Individuals with impairments such as Alzheimer’s, Dementia, and Parkinson’s disease, are at an increased risk for choking-related death.  Consequently, they often need special assistance to ensure they can swallow food properly.  If a nursing home is negligent in providing feeding assistance, it may be liable for any injuries a resident sustains, including death.

What is an Interdisciplinary Assessment?

Nursing homes are required to perform what is known as an interdisciplinary assessment (or “IA”) to identify the risk factors for potential injury to all new residents, and to residents after they have suffered a significant medical event (such as a fall or stroke).  Typically, this assessment will be performed by a combination of nurses, a physician, and other medical staff, often including specialists like speech pathologists.

Part of the IA includes an assessment concerning a resident’s ability to chew or swallow food, as a significant number of residents admitted to nursing homes will have physical disabilities that impact their eating abilities and the muscles involved in the chewing and swallowing process.  If a resident exhibits limitations in these areas, the care plan for the resident must include safeguards to reduce the risk of choking.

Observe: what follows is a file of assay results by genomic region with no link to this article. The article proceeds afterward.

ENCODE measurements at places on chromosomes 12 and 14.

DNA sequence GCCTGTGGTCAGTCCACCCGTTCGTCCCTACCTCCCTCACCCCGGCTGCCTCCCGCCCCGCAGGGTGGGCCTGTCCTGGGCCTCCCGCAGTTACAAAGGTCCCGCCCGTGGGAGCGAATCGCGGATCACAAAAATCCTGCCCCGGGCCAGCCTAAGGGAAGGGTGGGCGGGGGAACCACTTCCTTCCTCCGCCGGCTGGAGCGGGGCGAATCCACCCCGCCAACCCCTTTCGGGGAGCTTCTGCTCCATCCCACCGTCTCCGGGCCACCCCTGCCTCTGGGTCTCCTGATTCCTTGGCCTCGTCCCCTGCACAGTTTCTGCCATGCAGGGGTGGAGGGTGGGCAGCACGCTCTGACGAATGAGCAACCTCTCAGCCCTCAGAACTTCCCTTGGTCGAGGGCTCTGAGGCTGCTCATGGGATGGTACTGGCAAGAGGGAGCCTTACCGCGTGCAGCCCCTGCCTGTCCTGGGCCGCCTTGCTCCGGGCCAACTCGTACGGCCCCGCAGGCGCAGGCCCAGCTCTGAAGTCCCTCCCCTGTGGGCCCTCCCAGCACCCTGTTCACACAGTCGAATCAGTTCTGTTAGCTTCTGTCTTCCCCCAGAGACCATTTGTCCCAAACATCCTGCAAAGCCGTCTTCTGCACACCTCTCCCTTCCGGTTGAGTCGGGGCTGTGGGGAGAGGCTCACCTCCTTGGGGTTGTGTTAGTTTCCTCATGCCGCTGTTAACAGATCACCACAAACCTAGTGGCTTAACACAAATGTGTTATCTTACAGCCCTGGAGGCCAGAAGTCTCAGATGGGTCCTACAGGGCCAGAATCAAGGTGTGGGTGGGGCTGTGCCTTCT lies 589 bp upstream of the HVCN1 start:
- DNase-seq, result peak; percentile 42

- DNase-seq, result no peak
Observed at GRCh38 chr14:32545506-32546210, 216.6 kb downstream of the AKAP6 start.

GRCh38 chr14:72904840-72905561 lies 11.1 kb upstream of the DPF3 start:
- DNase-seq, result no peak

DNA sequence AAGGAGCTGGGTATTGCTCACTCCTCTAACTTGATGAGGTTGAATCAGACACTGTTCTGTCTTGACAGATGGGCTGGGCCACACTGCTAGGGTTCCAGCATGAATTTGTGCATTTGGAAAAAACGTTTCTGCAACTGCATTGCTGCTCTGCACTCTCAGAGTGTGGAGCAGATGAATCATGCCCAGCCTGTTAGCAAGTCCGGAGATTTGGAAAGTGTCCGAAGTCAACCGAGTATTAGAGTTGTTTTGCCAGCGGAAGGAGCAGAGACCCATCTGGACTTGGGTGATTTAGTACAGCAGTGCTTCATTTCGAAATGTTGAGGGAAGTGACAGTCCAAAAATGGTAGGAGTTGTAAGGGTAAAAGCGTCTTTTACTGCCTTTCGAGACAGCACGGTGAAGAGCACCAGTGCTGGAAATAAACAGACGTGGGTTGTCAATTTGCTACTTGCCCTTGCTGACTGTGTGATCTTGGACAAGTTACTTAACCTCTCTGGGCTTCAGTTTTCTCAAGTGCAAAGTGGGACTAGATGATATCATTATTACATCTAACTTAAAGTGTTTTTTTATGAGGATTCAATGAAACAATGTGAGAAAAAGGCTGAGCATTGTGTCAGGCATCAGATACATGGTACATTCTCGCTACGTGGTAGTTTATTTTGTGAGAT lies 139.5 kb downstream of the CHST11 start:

What Nursing Home Choking Safeguards May Be Developed?

Typical safeguards that may be implemented in a resident’s care plan include:

  • Limitations on the type of food that may be given to the resident. Foods that are particularly hard to chew or swallow may be prohibited.
  • Requirements that food must be pureed. The care plan for residents who have more severe eating disabilities may dictate that the resident be given only pureed (or blended) foods, and that they are not allowed to have solid foods.
  • Requirements concerning the administration of food. In some cases, a resident may need an adaptive eating device or other eating assistance.

Do Nursing Homes Have A Duty to Provide Eating Assistance?